Its nice and eadsy to pore over for those who were already assured of provision and preferment. But I deplore how quickly those who use the language of inclusion and justice rounded on traditional Anglo-Catholics - forcing a decision which clearly expells us from an honoured place in the church of our baptism. I am having to sit down and ask where to go from here. My house, vocation, family, parish, parishioners are all thrown into turmoil as I am forced into the wilderness. My crime? Upholding the faith that this very church taught me and refusing to accept an innovation that historic Anglicanism, Romanism and Orthodoxy claim to be spurious.

Posted by: Ed Tomlinson on Tuesday, 8 July 2008 at 11:17am BST

All this talk of being now just a Protestant church is nonsense. The motion which was approved did not achieve 2/3 majority required, and would only do so if trad Catholics prematurely give up the labour to maintain a Catholic presence.

Posted by: Neil on Tuesday, 8 July 2008 at 11:25am BST

Simon Kershaw writes that the doctrinal authority in the C of E, the Synod, is composed of the bishops, "clergy and lay people", and that it is this democratic convention's "right, under God" to determine doctrine. He is, of course, right. There is no magisterium in the C of E. The ultimate authority is the Houses of Parliament.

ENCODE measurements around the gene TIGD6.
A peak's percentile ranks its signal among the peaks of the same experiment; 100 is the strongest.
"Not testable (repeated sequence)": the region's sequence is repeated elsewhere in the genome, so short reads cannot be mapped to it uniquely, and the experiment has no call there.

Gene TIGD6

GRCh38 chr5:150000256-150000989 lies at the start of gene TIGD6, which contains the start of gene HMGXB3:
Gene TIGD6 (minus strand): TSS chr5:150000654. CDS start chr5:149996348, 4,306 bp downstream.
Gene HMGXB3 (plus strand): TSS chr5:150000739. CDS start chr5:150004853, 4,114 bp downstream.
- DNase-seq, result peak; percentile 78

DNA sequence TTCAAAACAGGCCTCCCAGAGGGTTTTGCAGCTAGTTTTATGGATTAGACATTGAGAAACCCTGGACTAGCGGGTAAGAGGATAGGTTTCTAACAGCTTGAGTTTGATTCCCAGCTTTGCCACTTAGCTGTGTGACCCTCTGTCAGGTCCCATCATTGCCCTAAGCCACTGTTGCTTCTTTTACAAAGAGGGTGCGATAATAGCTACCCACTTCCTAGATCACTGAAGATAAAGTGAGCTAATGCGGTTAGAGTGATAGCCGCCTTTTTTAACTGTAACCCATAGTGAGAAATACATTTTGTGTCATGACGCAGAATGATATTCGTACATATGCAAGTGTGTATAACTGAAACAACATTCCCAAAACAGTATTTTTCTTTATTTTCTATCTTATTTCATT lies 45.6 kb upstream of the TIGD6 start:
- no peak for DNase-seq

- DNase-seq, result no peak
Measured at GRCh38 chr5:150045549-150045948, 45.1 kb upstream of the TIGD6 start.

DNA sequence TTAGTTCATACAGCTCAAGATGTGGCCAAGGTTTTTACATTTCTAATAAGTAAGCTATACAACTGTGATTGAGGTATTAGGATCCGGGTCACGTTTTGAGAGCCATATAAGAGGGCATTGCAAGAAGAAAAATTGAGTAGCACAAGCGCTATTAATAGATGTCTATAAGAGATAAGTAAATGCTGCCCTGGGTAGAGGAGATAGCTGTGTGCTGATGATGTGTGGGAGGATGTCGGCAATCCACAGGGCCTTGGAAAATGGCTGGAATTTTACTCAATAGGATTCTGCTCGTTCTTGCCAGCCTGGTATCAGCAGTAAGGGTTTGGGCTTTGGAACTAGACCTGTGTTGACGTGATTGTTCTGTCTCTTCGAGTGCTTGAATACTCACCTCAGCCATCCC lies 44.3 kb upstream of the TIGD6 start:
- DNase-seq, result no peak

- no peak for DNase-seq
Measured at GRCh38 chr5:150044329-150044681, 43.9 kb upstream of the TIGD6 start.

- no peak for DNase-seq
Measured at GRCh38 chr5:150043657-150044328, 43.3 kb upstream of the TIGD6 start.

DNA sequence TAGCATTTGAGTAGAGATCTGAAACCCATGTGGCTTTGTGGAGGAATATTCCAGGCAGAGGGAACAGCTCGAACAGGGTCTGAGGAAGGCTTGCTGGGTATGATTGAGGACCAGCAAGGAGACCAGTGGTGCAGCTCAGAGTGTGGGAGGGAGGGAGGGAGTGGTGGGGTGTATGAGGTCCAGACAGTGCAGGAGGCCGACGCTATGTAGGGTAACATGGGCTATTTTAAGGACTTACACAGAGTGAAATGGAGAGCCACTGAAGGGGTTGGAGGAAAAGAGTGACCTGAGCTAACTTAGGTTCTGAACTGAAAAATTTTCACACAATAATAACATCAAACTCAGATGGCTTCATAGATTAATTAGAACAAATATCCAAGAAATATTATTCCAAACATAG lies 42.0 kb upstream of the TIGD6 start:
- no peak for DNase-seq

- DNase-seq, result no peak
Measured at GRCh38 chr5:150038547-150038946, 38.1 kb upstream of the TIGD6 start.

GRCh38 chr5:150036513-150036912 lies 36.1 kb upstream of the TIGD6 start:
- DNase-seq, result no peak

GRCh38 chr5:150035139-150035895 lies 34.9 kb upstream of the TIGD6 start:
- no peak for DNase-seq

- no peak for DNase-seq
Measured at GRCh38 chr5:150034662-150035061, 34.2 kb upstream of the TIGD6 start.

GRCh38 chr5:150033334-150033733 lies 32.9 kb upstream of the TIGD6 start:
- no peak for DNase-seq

'Vox populi, vox dei' - the voice of the people is the voice of God'.
Alcuin of York in 798 commented on this belief:
'Nec audiendi qui solent dicere, Vox populi, vox Dei, quum tumultuositas vulgi semper insaniae proxima sit': 'Those people should not be listened to who keep saying the voice of the people is the voice of God, since the riotousness of the crowd is always very close to madness.'

Posted by: Paul Rowlandson on Tuesday, 8 July 2008 at 11:28am BST

"...it will leave the C of E a very different and feminised church."

Surely, you do not intend "feminized" as a derogatory....or do you?

Posted by: Pat O'Neill on Tuesday, 8 July 2008 at 11:28am BST

I don't really understand why FinF are so unhappy about what's happened.

A statutory code of practice is a stronger measure than is around in every part of the Anglican Communion that already has women bishops. Hopefully it will ensure that both those in favour of and those against this change will be treated fairly and with respect and love. It will however require trust on all sides and there doesn't seem to be that much of that about, which is a shame.

I think it's really important (for the sake of Christian decency as much as anything else) that there is provision for those against but also that there is no discrimination against women priests/bishops enshrined in legislation. For me it comes down to a simple question: is a woman's ministry just as valid as a man's or not?

Posted by: Katie on Tuesday, 8 July 2008 at 12:01pm BST